THE MYSTERY OF SACRAMENT
I digress here for a necessary clarification in order to dig deeper into the uniquely Christian understanding of relationship with God by means of his creation. This mystery is the very reason why the Church has historically viewed all of life as sacramental in nature. The Latin word Sacramentum was developed and attributed to the practices of the Church to communicate primarily the idea of one’s making a sort of contract with, or commitment to, God.[iii] This word, however, which may suggest a more legal or juridical nuance as an “ordinance”, was not the original term used to refer to the intimate connection between God and humanity as expressed through created matter, specifically that which is administered by the Church. (I plan to explore more in depth some of these particular graces of the Church in a subsequent article.) The original word for the sacraments was μυστέριον (mysterion), literally, the “mysteries.”[iv] The experience of the grace of God in the sacraments was from the beginning approached as a mystical and yet real experience of God in, through, and by means of the sacrament itself. It must be remembered here that the Christian understanding of a human being is not an immaterial spirit trapped within, and awaiting liberation from, a physical body—which is actually not real, or possibly intrinsically evil—but as a unity of both God’s physical and spiritual creations within one single person. This is why Saint Maximus the Confessor described the human being as a “microcosm,” summing up in his or her very existence the entirety of God’s creation in both its physical and spiritual dimensions, and possessing the climactic task of uniting the two.[v] I must quote the Golden-mouthed preacher Saint John Chrysostom here, as he so poetically articulates this blessed mystery of the unity of the physical and spiritual realms within the Christian faith—as it is realized ultimately as a human being encountering his Creator in the Church:
“When the word says, ‘This is My Body,’ be convinced of it and believe it, and look at it with the eyes of the mind. For Christ did not give us something tangible, but even in His tangible things all is intellectual. So too with Baptism: the gift is bestowed through what is a tangible thing, water; but what is accomplished is intellectually perceived: the birth and the renewal. If you were incorporeal he would have given you those incorporeal gifts naked; but since the soul is intertwined with the body, he hands over to you in tangible things that which is perceived intellectually. How many now say, ‘I wish I could see his shape, his appearance, his garments, his sandals.’ Only look! You see him! You touch him! You eat him!”[vi]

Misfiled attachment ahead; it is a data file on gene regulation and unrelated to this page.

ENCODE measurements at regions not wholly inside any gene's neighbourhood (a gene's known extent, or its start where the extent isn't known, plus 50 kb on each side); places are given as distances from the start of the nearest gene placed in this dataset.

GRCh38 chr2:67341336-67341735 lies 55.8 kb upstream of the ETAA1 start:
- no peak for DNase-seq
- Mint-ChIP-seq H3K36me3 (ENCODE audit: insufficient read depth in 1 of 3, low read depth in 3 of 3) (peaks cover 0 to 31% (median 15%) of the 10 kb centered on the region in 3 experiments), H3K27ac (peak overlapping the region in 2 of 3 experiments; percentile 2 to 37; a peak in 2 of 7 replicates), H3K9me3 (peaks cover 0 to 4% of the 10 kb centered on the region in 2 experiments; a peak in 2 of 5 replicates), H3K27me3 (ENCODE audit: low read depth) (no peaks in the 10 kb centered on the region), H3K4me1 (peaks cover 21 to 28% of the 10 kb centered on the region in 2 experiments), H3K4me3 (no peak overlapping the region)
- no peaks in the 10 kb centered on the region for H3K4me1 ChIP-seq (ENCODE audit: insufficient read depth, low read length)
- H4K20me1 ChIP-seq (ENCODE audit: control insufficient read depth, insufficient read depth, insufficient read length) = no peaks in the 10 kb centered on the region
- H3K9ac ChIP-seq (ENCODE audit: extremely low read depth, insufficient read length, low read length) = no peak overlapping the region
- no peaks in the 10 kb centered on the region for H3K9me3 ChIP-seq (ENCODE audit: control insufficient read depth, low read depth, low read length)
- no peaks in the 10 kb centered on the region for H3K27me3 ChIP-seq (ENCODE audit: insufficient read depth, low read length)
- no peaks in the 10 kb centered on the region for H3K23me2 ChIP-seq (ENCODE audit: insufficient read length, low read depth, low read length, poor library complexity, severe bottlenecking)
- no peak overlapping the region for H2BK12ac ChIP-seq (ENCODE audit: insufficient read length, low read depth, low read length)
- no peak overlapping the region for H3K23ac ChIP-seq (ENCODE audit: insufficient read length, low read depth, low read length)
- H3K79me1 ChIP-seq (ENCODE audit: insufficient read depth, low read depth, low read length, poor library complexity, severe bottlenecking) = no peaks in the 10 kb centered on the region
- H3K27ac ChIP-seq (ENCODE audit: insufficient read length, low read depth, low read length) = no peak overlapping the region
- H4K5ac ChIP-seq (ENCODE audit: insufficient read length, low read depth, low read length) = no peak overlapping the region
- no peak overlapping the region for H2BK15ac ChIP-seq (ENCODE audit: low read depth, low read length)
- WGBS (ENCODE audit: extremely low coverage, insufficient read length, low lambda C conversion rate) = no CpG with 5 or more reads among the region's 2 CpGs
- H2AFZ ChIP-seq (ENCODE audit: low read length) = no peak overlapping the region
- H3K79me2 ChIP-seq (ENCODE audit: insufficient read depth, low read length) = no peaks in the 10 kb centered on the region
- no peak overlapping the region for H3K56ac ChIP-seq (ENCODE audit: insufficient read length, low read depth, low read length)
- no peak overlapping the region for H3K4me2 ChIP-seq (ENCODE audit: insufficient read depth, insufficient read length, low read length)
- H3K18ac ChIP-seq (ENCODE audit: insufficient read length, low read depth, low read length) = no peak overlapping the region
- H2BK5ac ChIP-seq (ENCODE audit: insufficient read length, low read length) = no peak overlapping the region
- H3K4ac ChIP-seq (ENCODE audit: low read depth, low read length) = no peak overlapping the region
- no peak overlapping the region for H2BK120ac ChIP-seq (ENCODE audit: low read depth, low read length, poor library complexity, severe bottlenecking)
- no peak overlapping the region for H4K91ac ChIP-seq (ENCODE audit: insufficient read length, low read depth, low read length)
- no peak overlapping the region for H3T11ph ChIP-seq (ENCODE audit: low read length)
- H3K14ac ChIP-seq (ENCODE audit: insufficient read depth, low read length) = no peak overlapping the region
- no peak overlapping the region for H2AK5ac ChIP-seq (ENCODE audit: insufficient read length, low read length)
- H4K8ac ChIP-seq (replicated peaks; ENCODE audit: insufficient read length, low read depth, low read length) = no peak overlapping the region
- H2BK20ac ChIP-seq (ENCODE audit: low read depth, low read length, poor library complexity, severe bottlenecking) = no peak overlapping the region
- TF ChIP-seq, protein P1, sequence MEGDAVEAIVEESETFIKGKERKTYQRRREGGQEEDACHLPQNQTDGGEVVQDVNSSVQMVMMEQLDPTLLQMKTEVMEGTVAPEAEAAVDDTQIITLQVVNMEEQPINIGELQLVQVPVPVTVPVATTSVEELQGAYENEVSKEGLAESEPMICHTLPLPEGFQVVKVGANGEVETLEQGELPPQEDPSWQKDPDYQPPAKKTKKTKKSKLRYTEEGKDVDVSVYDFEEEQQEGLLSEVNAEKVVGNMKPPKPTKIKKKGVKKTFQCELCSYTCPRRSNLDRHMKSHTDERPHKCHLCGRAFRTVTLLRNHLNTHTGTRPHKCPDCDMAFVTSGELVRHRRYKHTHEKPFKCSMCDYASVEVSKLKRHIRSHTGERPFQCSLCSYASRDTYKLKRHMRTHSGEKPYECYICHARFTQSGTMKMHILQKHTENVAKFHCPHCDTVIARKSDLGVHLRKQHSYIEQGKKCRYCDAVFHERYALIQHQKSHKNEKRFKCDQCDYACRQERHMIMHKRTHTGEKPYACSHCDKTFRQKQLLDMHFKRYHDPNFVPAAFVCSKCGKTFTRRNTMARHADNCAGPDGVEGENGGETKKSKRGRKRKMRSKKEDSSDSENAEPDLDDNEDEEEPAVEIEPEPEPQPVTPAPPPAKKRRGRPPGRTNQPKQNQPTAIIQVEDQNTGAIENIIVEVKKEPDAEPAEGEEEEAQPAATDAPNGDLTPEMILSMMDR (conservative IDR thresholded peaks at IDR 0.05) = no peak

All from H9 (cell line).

There is a tendency in contemporary Christianity to forget about the physical aspect of our faith in pursuit of cerebral “Bible study” or emotional pursuit of the “Spirit” apart from the world around us; to see things like prayer ropes, incense, bodily prostrations, making the sign of the cross, holy icons, anointing with oil, holy water, clerical regalia, lighting candles in prayer, or preserving the miracle-working relics of Saints as, at best, distractions—and at worst, demonic [cue Stevie Wonder’s Superstition song]. While mental and emotional aspects of the faith are important, pursuing them to the exclusion of the physical side of our spirituality seems to greatly impoverish the Christian faith, making it more and more in unison with the world religions approach described above, which are quite Gnostic and “anti-matter” in nature. The Apostle Paul says that it is our bodies, not just our minds or emotions, that we must offer as living sacrifices, holy and pleasing to God, and that “your bodies are temples of the Holy Spirit . . . therefore, glorify God with your body.”[vii]
All of this ultimately brings one back to the fundamental distinctive of Christianity juxtaposed with every other belief system known to mankind: the incarnation of God Almighty. A Christian must continually bring to mind and consider amongst the madness of modern society, “Do I really believe in the Incarnation?” Has God truly become human in every single quality of what it is to be a human being—along with all of its tangible dimensions—in order to redeem and sanctify it as holy? This central doctrine utilizes the word carne. God became “meat,” “bone,” or “matter.” “. . . a spirit does not have flesh and bones as you see that I have,” (Luke 24:39). It was his bodily lungs that breathed the Holy Spirit onto his apostles to guide them into all truth in leading the Church. His resurrection as “the firstborn over all Creation”[viii] is the beginning of the deliverance of the physical realm from its corruption. For, having assumed it in its entirety, and filled it with himself, he has glorified it—it anticipates total renewal, not annihilation and replacement with the spiritual.[ix] God has come not to make all new things, but to “make all things new.”[x] In my next article I would like to delve deeper into what this approach to union with God’s love—so central and distinctive of Christianity—implies, and how it impacts one’s approach to the world and their relationships.